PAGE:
Port: Republican 'flat tax' proposal is not 'just another giveaway to the wealthy'
The mantra may be good politics — the usual partisan drones will pick it up and repeat it without bothering to examine or think about the proposal itself — but it's not honest.
MINOT, N.D. — So much of our political dialogue is just rote, knee-jerk talking points driven by partisanship.
Republicans always call Democratic budgets "tax and spend" plans. Democrats call any sort of tax reform "tax cuts for the wealthy." These slogans are deployed regardless of the facts of a proposal.
As an example of the latter, consider the recent "flat tax" proposal announced by Gov. Doug Burgum and a group of Republican lawmakers yesterday. The response Democratic-NPL lawmakers was about what you'd expect.
"Dem-NPL Lawmakers dismiss Burgum Tax Proposal as 'Just another giveaway to the wealthy,'" read the headline for their news release responding to the announcement of the plan. The quote in the headline comes from Rep. Zach Ista, a Grand Forks Democrat.
“I’ll work with anyone to lower taxes for hard-working North Dakotans who need it most. But this proposal is just another giveaway to the wealthy," he said.
That's just not true.
I'm not sure which proposal Ista is looking at, but it couldn't have been the one Republicans announced yesterday.
Talking about tax rates as numbers can be a bit confusing, so let's get visual. Here are two charts breaking down North Dakota's current tax brackets by adjusted gross income level for both single and married filers.
The rate brackets are the same for individuals and married couples, but the income levels at which they kick in are higher for married couples. Under this taxing regime, everyone pays at least 1.1% in income tax (before deductions, credits, etc.).
What Burgum, et. al., are proposing is an elimination of the income tax for all single filers making $54,725 or less in adjusted gross income, and all married filers making $95,600 or less.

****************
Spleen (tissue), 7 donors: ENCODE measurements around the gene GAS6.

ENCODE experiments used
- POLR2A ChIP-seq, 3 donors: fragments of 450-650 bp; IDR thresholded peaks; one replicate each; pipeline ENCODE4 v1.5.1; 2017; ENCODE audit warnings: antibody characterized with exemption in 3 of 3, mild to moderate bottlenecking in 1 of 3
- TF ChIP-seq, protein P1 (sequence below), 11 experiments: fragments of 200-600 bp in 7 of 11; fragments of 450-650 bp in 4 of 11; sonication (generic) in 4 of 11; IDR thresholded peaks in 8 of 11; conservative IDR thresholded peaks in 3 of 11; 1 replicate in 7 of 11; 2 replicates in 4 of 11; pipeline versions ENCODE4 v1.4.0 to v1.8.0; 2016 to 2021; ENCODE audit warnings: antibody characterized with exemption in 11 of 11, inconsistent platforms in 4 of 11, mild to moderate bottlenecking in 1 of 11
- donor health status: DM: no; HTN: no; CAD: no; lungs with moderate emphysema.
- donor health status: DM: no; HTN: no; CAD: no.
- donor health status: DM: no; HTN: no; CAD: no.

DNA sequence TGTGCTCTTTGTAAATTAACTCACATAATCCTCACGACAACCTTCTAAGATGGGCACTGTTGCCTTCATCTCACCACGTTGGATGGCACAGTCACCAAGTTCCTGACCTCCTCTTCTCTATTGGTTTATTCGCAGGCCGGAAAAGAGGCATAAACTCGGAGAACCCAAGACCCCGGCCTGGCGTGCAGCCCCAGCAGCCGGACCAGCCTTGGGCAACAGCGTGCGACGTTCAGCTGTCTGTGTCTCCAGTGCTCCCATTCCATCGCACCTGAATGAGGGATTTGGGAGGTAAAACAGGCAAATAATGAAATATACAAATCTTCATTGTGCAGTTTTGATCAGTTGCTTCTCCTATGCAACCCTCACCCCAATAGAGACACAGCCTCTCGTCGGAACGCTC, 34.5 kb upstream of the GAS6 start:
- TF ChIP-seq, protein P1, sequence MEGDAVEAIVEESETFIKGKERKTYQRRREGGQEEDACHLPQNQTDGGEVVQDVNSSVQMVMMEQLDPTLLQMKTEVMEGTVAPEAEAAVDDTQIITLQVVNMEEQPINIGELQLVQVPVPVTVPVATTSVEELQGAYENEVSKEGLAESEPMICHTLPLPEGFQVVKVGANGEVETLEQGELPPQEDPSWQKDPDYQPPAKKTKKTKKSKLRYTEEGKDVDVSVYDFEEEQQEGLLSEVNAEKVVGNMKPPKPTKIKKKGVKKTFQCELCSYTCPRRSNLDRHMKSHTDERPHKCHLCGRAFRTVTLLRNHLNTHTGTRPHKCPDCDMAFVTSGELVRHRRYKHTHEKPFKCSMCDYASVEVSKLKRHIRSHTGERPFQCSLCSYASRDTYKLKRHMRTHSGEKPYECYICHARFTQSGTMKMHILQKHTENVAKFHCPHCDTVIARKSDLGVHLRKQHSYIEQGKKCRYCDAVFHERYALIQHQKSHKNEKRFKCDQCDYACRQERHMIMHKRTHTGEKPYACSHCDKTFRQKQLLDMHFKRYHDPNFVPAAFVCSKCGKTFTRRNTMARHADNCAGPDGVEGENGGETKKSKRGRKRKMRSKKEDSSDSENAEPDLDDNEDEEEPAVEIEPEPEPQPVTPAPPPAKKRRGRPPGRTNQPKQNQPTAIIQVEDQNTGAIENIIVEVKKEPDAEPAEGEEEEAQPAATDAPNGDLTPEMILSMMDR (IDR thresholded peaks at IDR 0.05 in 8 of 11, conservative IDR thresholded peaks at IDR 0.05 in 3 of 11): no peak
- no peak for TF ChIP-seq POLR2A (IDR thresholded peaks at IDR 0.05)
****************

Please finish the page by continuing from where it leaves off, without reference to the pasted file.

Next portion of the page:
Everyone making above those levels pays a flat 1.5% income tax.
According to Tax Commissioner Brian Kroshus, roughly 60% of North Dakotans would end up paying no income tax at all under this proposal. The remaining 40% would pay a flat rate that represents a 26% to 48% reduction from their previous rates.
The proponents are estimating that these reductions represent a $250 million tax cut from current tax levels for all taxpayers annually.
As you can see, it not only lowers the rates for every North Dakotan at every income level, but it makes the tax brackets much simpler:
There are valid concerns to raise about this proposal.
Would this leave in place the compliance costs of the income tax — the time and money it takes to document and report your income — for those paying no rate?
How will the state handle the roughly $500 million in lost revenue for the budgeting biennium?
Does this plan put us at risk of making our state too reliant on sales and oil tax revenues, each of which can be extremely volatile, as we've learned from past budget cycles?
Those questions are going to be part of the debate going forward.
What shouldn't be part of the debate is the idea that this plan represents "just another giveaway to the wealthy," because that's not true.
The mantra may be good politics — the usual partisan drones will pick it up and repeat it without bothering to examine or think about the proposal itself — but it's not honest. Shame on those who will pretend it is.